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Enterprise Piet (leanpub.com)
99 points by raganwald on Oct 25, 2012 | hide | past | web | favorite | 39 comments

This is hilarious, of course, but it also points to some really interesting languages. Turns out that fungeoid is an actual category of fascinating experimental / toy / joke languages. Obviously Piet is not particularly useful in the real world, but thinking about languages like this has got to be good for a programmer's mind.

For example, try thinking about what kinds of things this language would be useful for. Or if a similar visualization for an existing language would be useful. Unlock your mind and let it roam...

In case you didn't click the link in the article [1], here's part of what Wikipedia has to say:

"A funge is an esoteric programming language which models its programs as metric spaces with coordinate systems (often, but not necessarily, Cartesian) and which execute instructions located at points in their program space by moving an instruction pointer (a position vector which indicates the currently executing instruction) through that space."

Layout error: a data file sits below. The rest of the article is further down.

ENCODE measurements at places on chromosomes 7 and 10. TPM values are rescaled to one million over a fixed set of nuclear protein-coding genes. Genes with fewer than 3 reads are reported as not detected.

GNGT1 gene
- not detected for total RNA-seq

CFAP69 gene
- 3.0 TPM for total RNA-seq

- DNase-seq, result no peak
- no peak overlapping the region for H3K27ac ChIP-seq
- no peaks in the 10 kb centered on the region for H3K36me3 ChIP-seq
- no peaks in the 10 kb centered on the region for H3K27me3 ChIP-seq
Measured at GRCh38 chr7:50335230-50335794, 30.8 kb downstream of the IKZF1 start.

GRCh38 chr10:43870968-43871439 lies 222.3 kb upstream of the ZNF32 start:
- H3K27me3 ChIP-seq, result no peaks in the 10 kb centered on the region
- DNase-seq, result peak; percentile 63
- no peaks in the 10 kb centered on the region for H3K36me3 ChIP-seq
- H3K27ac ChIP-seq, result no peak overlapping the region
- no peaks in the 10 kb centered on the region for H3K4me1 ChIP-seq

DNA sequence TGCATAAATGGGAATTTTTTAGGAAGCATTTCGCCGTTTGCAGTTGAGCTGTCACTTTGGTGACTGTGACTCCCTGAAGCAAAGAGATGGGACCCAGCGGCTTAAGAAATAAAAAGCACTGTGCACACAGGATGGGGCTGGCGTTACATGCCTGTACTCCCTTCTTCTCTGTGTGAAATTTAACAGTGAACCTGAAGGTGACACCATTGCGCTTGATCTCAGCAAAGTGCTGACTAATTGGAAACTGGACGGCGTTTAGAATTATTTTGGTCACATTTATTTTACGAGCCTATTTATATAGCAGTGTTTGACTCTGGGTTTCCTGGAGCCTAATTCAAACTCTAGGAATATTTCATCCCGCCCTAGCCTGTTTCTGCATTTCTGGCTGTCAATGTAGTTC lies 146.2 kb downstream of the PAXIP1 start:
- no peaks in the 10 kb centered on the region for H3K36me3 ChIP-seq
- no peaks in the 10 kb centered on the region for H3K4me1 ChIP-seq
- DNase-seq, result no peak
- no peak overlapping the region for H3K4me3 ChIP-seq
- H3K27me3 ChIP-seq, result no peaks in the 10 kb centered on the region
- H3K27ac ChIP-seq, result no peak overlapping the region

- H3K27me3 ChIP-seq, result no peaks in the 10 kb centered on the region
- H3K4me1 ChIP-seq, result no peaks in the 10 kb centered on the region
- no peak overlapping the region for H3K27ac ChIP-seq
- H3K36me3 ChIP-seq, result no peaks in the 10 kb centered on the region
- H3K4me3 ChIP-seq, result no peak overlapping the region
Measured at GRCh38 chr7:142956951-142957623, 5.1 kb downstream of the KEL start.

[1] http://en.wikipedia.org/wiki/Funge#Funges

The most obvious "useful" ability of Piet comes in calculating Pi: http://www.dangermouse.net/esoteric/piet/samples.html

Of note from the sample program, emphasis mine: "... this amazing program which calculates an approximation of pi literally by dividing a circular area by the radius twice. ... Naturally, a more accurate value can be obtained by using a bigger program."

Reminds me of this old obfuscated C contest entry:


I implemented befunge, and one of the challenges is figuring out whether your implementation is buggy or the test program you're using is. Luckily I found that some insane person had written this incredible test suite:


There's some other amazing stuff there.

Whilst testing PowerShell for an employer I write a bf implementation in it. I was stumped for a while when I couldn't get one of the examples from wikipedia to run until I noticed that the code in the wiki article was broken. Correcting the article was probably my greatest contribution to computer science.

Did anyone notice the Brainfuck interpreter written in Piet? The mind re-boggles... Or repurposes it as an Enterprise Workflow DSL

Enterprise Piet? Seems like the OP is just adding more additional features that takes Piet even further away from simplicity.